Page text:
(39)

Finally, the Dutch authorities point to their specific legal situation. The Air Quality Decree, which entered into force in 2001, has put in place a legal regime whereby construction and expansion plans can be blocked or modifications to the plans can be required if these are likely to have detrimental effects on air quality. Following the implementation of this regime, more than 40 objections to spatial developments plans have been lodged with various judicial authorities, including the Council of State, due to possible conflicts with the Air Quality Decree. In one third of these cases, the Council of State nullified the plan.

(40)

The Commission notes that the percentage contribution of transboundary transport of particulate matter in the Netherlands is high though not higher than in other Benelux countries (10). The Commission also notes that the Netherlands is characterised, in comparison to other Member States, by considerably higher particulate matter emissions derived from inland waterway shipping and maritime transport (11). It should also be noted that the large port at Rotterdam is not a predominant source of particulate matter, but has a significant influence on activities and transport in and around the Netherlands (10).

(41)

The annual reports under Council Directive 96/62/EC indicate that the Netherlands had no especially high exceedance problems in 2003 compared to other Member States (such as Belgium, Austria, Greece, the Czech Republic, Lithuania, Slovenia and Slovakia). Since the Netherlands has not submitted official data yet for 2004, it is not possible to compare the air quality situation in the Netherlands with that in other Member States in 2004. Moreover, the Commission notes that very recently (March 2006) the Netherlands Environmental Assessment Agency NMP has published a re-evaluation of the PM10 levels, indicating that the levels of PM10 are 10-15 % lower than previously assumed. This decrease depends on the location in the Netherlands, and tends to be larger in rural areas than in cities. According to the NMP report, the number of areas where the air quality limit values will be exceeded will be halved in 2010 in comparison with 2005 and in 2015 in comparison to 2010.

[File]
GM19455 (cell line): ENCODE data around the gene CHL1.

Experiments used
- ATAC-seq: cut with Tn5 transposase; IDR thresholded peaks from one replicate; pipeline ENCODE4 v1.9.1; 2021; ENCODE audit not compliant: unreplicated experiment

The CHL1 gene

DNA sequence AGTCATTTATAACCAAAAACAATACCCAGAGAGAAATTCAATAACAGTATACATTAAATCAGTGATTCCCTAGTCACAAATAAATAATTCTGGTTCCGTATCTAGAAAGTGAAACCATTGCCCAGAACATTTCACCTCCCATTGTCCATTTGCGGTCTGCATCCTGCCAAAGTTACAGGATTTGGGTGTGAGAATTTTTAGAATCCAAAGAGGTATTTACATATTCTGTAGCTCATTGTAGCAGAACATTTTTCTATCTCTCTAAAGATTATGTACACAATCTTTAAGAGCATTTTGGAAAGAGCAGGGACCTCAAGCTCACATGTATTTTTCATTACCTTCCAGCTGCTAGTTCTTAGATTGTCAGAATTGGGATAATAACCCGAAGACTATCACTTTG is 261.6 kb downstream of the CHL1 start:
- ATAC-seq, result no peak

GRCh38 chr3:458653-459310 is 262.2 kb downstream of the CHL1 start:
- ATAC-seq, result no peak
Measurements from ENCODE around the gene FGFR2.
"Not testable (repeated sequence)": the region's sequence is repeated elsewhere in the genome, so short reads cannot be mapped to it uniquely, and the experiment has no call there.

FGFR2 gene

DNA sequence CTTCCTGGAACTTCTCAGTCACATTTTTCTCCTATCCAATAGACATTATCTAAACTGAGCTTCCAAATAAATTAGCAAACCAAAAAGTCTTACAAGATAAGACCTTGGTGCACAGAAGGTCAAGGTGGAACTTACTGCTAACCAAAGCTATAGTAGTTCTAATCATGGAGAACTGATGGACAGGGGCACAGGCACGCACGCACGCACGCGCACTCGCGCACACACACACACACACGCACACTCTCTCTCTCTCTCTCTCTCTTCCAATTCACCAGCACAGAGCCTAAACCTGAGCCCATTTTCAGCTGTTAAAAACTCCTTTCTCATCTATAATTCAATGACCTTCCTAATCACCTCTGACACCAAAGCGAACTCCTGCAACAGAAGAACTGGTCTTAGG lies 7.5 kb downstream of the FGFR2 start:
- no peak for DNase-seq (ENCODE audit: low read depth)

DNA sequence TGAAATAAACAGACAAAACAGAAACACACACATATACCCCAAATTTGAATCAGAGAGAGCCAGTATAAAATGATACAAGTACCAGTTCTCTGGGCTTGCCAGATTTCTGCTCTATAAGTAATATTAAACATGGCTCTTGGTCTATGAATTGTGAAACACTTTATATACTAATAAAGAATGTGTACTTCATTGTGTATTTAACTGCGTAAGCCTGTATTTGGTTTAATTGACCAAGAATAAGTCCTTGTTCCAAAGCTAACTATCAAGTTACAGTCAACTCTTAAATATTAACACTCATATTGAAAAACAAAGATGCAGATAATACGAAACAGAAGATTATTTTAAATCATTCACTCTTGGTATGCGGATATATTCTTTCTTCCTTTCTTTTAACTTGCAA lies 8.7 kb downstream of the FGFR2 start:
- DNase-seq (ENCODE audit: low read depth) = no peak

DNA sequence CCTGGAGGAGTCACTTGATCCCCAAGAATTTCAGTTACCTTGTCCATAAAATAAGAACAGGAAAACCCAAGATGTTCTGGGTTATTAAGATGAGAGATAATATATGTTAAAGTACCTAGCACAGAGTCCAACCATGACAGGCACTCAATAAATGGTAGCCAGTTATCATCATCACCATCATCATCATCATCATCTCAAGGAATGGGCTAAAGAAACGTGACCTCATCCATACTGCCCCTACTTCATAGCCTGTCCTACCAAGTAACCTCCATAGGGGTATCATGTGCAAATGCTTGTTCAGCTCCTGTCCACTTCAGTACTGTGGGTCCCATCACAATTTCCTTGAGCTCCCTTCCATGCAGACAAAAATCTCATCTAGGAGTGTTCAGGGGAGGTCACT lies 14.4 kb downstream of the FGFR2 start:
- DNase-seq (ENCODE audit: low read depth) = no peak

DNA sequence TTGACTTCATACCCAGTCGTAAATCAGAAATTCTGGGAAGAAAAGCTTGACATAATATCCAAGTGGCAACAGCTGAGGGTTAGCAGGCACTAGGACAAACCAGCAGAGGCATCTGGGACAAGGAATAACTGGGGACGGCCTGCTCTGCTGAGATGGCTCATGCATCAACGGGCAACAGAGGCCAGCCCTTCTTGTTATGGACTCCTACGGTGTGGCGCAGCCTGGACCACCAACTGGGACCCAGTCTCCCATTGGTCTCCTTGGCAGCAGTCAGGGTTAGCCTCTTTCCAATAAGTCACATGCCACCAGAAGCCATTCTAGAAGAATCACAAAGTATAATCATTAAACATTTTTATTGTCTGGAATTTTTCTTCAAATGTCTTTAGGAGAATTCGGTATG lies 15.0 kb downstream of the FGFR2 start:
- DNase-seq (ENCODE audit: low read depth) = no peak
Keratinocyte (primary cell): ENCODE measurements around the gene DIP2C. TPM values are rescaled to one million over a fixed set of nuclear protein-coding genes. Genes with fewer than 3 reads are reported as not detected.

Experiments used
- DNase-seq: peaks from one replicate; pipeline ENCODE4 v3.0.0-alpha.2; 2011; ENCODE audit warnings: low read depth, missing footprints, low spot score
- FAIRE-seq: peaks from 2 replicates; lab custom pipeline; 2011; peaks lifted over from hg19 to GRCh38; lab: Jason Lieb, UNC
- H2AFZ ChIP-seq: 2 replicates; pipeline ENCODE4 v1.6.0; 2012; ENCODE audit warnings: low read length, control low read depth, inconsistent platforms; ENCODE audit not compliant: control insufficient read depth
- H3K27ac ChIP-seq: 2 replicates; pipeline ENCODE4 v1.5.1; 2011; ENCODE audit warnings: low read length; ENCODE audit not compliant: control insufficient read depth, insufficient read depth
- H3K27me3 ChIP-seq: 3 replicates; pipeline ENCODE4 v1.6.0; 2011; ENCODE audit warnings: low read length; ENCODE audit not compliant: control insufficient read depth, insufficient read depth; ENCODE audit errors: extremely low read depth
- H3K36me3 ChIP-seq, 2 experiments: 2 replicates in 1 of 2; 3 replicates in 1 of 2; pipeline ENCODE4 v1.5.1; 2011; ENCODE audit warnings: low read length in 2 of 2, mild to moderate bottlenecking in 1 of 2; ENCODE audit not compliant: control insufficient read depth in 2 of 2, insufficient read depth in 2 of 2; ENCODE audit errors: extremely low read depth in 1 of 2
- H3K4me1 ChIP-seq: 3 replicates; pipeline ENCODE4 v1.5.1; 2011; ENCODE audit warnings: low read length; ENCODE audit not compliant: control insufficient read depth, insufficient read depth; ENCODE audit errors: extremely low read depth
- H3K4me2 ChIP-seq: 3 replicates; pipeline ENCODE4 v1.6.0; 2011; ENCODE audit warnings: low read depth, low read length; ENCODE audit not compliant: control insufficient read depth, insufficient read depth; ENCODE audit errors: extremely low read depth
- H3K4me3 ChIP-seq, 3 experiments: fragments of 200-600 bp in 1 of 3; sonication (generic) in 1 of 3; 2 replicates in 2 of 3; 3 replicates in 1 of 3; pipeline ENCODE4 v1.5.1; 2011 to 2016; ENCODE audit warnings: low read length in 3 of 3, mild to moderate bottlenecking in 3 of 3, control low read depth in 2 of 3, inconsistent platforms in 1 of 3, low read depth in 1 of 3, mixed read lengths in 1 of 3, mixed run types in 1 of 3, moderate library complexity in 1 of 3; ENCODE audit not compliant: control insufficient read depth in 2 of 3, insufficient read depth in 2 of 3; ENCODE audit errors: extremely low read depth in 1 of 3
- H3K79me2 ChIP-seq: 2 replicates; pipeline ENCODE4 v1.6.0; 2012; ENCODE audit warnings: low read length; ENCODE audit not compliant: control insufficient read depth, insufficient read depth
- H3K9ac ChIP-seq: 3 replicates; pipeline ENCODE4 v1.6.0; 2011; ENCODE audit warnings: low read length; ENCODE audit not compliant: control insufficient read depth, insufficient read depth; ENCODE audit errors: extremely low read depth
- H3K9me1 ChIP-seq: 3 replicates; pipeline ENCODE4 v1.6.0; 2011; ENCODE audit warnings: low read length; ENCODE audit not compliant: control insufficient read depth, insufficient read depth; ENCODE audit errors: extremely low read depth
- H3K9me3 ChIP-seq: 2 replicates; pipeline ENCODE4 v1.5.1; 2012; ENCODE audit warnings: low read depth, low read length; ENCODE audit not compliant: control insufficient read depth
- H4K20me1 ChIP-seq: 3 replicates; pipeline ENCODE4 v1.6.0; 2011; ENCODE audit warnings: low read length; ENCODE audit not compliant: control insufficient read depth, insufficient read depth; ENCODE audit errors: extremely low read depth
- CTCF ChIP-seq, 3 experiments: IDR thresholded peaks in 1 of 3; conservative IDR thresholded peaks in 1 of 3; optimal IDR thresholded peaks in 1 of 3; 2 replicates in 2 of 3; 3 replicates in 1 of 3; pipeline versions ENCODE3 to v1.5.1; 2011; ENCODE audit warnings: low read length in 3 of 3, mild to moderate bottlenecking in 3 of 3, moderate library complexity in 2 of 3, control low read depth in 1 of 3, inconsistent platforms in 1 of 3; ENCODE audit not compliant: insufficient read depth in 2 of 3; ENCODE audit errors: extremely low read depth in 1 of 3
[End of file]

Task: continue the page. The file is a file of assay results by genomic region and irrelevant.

(42)

Based on the annual reports for 2003 and taking into account the new information transmitted by the Dutch government and contained in the NMP report, it would seem that there is considerable doubt as to the existence of a specific problem in the Netherlands compared to other Member States in the compliance with the limit values laid down in the Air Quality Directive. In particular, the level of total emissions of particles (PM10 and PM2.5) per square kilometre in the Netherlands is only half of that in Belgium (11).